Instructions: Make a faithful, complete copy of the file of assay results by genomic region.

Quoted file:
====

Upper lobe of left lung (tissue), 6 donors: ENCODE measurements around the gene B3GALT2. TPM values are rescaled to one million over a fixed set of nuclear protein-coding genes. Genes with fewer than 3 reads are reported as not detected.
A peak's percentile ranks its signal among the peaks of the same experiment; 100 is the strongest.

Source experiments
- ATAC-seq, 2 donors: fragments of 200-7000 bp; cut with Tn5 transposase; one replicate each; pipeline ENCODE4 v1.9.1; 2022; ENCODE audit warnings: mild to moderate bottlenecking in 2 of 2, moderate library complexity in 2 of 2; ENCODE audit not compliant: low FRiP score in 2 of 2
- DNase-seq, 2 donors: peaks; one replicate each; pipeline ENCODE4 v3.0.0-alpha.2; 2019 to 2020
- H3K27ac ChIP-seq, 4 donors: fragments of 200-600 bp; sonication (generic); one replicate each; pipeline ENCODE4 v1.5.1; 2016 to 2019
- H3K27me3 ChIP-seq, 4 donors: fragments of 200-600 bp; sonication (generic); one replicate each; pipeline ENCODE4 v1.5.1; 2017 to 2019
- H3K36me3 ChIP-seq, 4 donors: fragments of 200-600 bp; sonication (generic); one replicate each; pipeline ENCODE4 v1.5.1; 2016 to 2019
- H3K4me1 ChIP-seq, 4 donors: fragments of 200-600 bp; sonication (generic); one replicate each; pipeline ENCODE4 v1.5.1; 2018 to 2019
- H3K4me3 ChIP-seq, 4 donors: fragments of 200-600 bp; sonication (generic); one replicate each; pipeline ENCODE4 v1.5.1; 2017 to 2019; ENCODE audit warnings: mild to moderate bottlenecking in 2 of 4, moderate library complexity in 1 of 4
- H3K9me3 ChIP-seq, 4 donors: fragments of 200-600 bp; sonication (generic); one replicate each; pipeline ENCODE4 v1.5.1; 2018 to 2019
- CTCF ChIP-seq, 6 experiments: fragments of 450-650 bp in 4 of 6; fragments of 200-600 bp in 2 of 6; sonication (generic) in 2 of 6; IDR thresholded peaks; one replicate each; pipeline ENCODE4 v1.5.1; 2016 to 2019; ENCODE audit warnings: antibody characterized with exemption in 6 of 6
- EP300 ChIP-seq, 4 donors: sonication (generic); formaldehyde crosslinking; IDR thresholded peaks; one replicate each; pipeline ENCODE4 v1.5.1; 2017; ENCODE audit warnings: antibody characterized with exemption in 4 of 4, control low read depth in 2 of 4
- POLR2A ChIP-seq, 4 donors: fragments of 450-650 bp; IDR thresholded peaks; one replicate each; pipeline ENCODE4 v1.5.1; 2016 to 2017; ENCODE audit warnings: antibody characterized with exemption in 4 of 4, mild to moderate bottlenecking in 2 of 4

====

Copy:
Upper lobe of left lung (tissue), 6 donors: ENCODE measurements around the gene B3GALT2. TPM values are rescaled to one million over a fixed set of nuclear protein-coding genes. Genes with fewer than 3 reads are reported as not detected.
A peak's percentile ranks its signal among the peaks of the same experiment; 100 is the strongest.

Source experiments
- ATAC-seq, 2 donors: fragments of 200-7000 bp; cut with Tn5 transposase; one replicate each; pipeline ENCODE4 v1.9.1; 2022; ENCODE audit warnings: mild to moderate bottlenecking in 2 of 2, moderate library complexity in 2 of 2; ENCODE audit not compliant: low FRiP score in 2 of 2
- DNase-seq, 2 donors: peaks; one replicate each; pipeline ENCODE4 v3.0.0-alpha.2; 2019 to 2020
- H3K27ac ChIP-seq, 4 donors: fragments of 200-600 bp; sonication (generic); one replicate each; pipeline ENCODE4 v1.5.1; 2016 to 2019
- H3K27me3 ChIP-seq, 4 donors: fragments of 200-600 bp; sonication (generic); one replicate each; pipeline ENCODE4 v1.5.1; 2017 to 2019
- H3K36me3 ChIP-seq, 4 donors: fragments of 200-600 bp; sonication (generic); one replicate each; pipeline ENCODE4 v1.5.1; 2016 to 2019
- H3K4me1 ChIP-seq, 4 donors: fragments of 200-600 bp; sonication (generic); one replicate each; pipeline ENCODE4 v1.5.1; 2018 to 2019
- H3K4me3 ChIP-seq, 4 donors: fragments of 200-600 bp; sonication (generic); one replicate each; pipeline ENCODE4 v1.5.1; 2017 to 2019; ENCODE audit warnings: mild to moderate bottlenecking in 2 of 4, moderate library complexity in 1 of 4
- H3K9me3 ChIP-seq, 4 donors: fragments of 200-600 bp; sonication (generic); one replicate each; pipeline ENCODE4 v1.5.1; 2018 to 2019
- CTCF ChIP-seq, 6 experiments: fragments of 450-650 bp in 4 of 6; fragments of 200-600 bp in 2 of 6; sonication (generic) in 2 of 6; IDR thresholded peaks; one replicate each; pipeline ENCODE4 v1.5.1; 2016 to 2019; ENCODE audit warnings: antibody characterized with exemption in 6 of 6
- EP300 ChIP-seq, 4 donors: sonication (generic); formaldehyde crosslinking; IDR thresholded peaks; one replicate each; pipeline ENCODE4 v1.5.1; 2017; ENCODE audit warnings: antibody characterized with exemption in 4 of 4, control low read depth in 2 of 4
- POLR2A ChIP-seq, 4 donors: fragments of 450-650 bp; IDR thresholded peaks; one replicate each; pipeline ENCODE4 v1.5.1; 2016 to 2017; ENCODE audit warnings: antibody characterized with exemption in 4 of 4, mild to moderate bottlenecking in 2 of 4